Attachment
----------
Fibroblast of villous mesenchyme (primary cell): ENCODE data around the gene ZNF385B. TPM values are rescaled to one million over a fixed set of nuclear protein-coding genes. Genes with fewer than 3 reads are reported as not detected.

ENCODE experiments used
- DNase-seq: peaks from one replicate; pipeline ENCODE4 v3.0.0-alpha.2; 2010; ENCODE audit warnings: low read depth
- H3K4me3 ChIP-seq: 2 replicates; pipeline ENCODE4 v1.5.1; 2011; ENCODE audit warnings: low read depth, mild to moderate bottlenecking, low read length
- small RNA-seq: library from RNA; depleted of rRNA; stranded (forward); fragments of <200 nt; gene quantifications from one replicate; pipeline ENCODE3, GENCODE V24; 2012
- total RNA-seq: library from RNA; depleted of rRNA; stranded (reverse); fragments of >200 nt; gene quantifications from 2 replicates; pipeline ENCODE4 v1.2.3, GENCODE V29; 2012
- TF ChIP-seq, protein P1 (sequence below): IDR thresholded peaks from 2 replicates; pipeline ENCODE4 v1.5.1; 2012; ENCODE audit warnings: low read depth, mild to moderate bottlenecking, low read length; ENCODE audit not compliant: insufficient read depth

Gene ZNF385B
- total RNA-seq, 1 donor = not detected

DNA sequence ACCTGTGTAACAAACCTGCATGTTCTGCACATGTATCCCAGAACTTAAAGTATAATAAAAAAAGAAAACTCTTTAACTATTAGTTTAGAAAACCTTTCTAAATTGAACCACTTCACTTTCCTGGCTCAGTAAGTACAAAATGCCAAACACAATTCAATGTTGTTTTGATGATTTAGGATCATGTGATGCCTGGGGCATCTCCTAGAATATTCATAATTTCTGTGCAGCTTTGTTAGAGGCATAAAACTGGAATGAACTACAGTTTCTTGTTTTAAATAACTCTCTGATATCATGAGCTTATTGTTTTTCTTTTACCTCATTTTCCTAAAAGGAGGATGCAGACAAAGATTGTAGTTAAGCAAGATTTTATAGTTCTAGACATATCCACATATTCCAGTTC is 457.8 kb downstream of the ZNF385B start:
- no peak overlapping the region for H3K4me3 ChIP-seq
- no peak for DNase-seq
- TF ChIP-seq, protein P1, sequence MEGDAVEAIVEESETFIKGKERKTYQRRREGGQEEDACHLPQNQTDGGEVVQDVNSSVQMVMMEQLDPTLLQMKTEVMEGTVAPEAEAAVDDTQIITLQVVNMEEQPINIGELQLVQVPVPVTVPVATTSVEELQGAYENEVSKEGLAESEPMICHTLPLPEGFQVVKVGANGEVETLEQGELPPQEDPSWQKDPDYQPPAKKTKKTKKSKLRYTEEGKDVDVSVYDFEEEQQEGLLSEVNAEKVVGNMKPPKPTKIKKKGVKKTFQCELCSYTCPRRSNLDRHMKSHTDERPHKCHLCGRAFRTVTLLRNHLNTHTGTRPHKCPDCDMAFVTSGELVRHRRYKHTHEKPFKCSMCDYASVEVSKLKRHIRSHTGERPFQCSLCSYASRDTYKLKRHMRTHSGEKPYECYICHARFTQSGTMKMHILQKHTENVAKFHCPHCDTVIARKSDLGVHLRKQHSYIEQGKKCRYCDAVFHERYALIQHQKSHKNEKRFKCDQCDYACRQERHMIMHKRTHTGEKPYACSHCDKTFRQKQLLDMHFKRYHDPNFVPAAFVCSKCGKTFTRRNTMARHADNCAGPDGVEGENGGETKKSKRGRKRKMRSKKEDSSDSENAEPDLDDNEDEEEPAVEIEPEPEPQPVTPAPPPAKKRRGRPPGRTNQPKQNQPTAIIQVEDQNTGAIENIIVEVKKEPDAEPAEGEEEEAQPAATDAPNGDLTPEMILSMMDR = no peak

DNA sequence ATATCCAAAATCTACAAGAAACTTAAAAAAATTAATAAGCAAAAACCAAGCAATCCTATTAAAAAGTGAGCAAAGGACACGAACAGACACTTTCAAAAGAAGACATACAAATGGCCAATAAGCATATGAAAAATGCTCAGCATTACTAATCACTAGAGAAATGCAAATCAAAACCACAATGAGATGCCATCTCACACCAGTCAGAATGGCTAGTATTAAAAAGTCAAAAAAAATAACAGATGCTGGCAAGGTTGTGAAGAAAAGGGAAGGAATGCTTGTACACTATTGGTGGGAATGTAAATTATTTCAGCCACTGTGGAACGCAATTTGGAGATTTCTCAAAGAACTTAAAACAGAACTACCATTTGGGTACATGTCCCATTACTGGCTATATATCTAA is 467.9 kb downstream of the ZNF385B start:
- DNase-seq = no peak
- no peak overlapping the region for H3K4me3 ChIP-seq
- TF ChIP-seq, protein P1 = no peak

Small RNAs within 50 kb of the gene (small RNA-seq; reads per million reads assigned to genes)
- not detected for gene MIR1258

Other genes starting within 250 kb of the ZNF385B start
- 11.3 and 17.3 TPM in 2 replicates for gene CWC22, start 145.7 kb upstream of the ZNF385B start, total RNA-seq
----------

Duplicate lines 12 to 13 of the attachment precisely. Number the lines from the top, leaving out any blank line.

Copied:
- no peak for DNase-seq
- TF ChIP-seq, protein P1, sequence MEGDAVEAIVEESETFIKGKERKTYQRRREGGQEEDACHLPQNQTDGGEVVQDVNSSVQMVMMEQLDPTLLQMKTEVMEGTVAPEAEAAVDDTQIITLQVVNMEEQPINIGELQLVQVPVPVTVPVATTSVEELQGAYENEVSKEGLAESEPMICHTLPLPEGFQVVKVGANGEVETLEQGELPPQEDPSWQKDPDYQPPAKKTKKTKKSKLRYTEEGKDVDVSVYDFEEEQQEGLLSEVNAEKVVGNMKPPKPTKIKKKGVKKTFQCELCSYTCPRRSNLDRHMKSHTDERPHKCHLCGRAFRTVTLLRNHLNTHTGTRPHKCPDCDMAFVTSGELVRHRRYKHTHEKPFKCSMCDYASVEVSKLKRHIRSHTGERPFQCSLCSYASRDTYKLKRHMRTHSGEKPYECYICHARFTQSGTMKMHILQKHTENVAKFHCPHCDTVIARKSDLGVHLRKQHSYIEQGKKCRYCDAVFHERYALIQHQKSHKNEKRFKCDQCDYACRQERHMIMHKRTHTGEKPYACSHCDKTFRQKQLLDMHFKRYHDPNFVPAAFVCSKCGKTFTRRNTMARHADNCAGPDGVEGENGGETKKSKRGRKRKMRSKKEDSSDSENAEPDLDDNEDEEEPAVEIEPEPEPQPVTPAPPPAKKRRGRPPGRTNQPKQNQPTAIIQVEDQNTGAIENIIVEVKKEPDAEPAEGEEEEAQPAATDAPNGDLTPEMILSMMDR = no peak